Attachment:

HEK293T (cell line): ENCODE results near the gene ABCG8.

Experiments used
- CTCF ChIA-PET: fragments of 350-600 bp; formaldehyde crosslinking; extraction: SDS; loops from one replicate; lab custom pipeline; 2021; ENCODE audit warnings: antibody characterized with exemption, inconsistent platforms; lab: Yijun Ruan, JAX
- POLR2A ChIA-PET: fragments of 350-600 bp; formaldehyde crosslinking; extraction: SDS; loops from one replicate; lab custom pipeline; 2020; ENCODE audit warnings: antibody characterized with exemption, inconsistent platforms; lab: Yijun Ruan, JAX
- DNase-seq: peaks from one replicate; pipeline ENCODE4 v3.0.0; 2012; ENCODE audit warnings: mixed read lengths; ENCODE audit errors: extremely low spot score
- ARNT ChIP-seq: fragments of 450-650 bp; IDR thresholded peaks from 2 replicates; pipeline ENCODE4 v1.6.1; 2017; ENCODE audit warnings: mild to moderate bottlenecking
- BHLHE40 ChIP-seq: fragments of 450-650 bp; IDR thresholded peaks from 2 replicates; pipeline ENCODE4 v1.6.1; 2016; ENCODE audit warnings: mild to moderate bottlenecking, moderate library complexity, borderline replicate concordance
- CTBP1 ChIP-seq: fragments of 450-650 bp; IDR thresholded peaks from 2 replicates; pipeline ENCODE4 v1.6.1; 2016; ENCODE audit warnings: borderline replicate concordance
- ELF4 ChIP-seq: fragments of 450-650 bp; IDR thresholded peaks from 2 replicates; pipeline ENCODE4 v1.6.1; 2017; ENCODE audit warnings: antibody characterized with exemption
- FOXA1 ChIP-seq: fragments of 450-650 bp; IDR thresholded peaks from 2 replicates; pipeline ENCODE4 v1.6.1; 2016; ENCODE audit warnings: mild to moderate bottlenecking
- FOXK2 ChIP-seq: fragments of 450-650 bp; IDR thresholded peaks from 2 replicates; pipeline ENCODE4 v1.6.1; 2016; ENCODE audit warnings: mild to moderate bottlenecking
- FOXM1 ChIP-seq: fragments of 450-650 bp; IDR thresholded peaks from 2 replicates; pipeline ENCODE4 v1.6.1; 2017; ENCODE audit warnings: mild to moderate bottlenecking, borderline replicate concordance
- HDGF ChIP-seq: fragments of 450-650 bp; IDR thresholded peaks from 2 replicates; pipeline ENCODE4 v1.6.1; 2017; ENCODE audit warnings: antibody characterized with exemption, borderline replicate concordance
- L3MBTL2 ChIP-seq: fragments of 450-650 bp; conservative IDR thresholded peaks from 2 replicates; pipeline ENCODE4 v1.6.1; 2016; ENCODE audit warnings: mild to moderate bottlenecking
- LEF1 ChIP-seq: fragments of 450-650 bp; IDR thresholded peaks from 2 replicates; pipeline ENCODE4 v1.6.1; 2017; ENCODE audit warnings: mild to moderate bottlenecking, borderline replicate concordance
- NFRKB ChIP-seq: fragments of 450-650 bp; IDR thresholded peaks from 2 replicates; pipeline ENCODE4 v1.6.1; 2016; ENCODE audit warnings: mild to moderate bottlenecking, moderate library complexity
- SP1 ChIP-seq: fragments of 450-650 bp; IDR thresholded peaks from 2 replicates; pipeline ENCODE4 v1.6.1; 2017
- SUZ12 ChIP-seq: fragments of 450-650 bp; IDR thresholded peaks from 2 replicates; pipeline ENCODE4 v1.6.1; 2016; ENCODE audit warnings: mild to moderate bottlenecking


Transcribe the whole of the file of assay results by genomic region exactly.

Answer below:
HEK293T (cell line): ENCODE results near the gene ABCG8.

Experiments used
- CTCF ChIA-PET: fragments of 350-600 bp; formaldehyde crosslinking; extraction: SDS; loops from one replicate; lab custom pipeline; 2021; ENCODE audit warnings: antibody characterized with exemption, inconsistent platforms; lab: Yijun Ruan, JAX
- POLR2A ChIA-PET: fragments of 350-600 bp; formaldehyde crosslinking; extraction: SDS; loops from one replicate; lab custom pipeline; 2020; ENCODE audit warnings: antibody characterized with exemption, inconsistent platforms; lab: Yijun Ruan, JAX
- DNase-seq: peaks from one replicate; pipeline ENCODE4 v3.0.0; 2012; ENCODE audit warnings: mixed read lengths; ENCODE audit errors: extremely low spot score
- ARNT ChIP-seq: fragments of 450-650 bp; IDR thresholded peaks from 2 replicates; pipeline ENCODE4 v1.6.1; 2017; ENCODE audit warnings: mild to moderate bottlenecking
- BHLHE40 ChIP-seq: fragments of 450-650 bp; IDR thresholded peaks from 2 replicates; pipeline ENCODE4 v1.6.1; 2016; ENCODE audit warnings: mild to moderate bottlenecking, moderate library complexity, borderline replicate concordance
- CTBP1 ChIP-seq: fragments of 450-650 bp; IDR thresholded peaks from 2 replicates; pipeline ENCODE4 v1.6.1; 2016; ENCODE audit warnings: borderline replicate concordance
- ELF4 ChIP-seq: fragments of 450-650 bp; IDR thresholded peaks from 2 replicates; pipeline ENCODE4 v1.6.1; 2017; ENCODE audit warnings: antibody characterized with exemption
- FOXA1 ChIP-seq: fragments of 450-650 bp; IDR thresholded peaks from 2 replicates; pipeline ENCODE4 v1.6.1; 2016; ENCODE audit warnings: mild to moderate bottlenecking
- FOXK2 ChIP-seq: fragments of 450-650 bp; IDR thresholded peaks from 2 replicates; pipeline ENCODE4 v1.6.1; 2016; ENCODE audit warnings: mild to moderate bottlenecking
- FOXM1 ChIP-seq: fragments of 450-650 bp; IDR thresholded peaks from 2 replicates; pipeline ENCODE4 v1.6.1; 2017; ENCODE audit warnings: mild to moderate bottlenecking, borderline replicate concordance
- HDGF ChIP-seq: fragments of 450-650 bp; IDR thresholded peaks from 2 replicates; pipeline ENCODE4 v1.6.1; 2017; ENCODE audit warnings: antibody characterized with exemption, borderline replicate concordance
- L3MBTL2 ChIP-seq: fragments of 450-650 bp; conservative IDR thresholded peaks from 2 replicates; pipeline ENCODE4 v1.6.1; 2016; ENCODE audit warnings: mild to moderate bottlenecking
- LEF1 ChIP-seq: fragments of 450-650 bp; IDR thresholded peaks from 2 replicates; pipeline ENCODE4 v1.6.1; 2017; ENCODE audit warnings: mild to moderate bottlenecking, borderline replicate concordance
- NFRKB ChIP-seq: fragments of 450-650 bp; IDR thresholded peaks from 2 replicates; pipeline ENCODE4 v1.6.1; 2016; ENCODE audit warnings: mild to moderate bottlenecking, moderate library complexity
- SP1 ChIP-seq: fragments of 450-650 bp; IDR thresholded peaks from 2 replicates; pipeline ENCODE4 v1.6.1; 2017
- SUZ12 ChIP-seq: fragments of 450-650 bp; IDR thresholded peaks from 2 replicates; pipeline ENCODE4 v1.6.1; 2016; ENCODE audit warnings: mild to moderate bottlenecking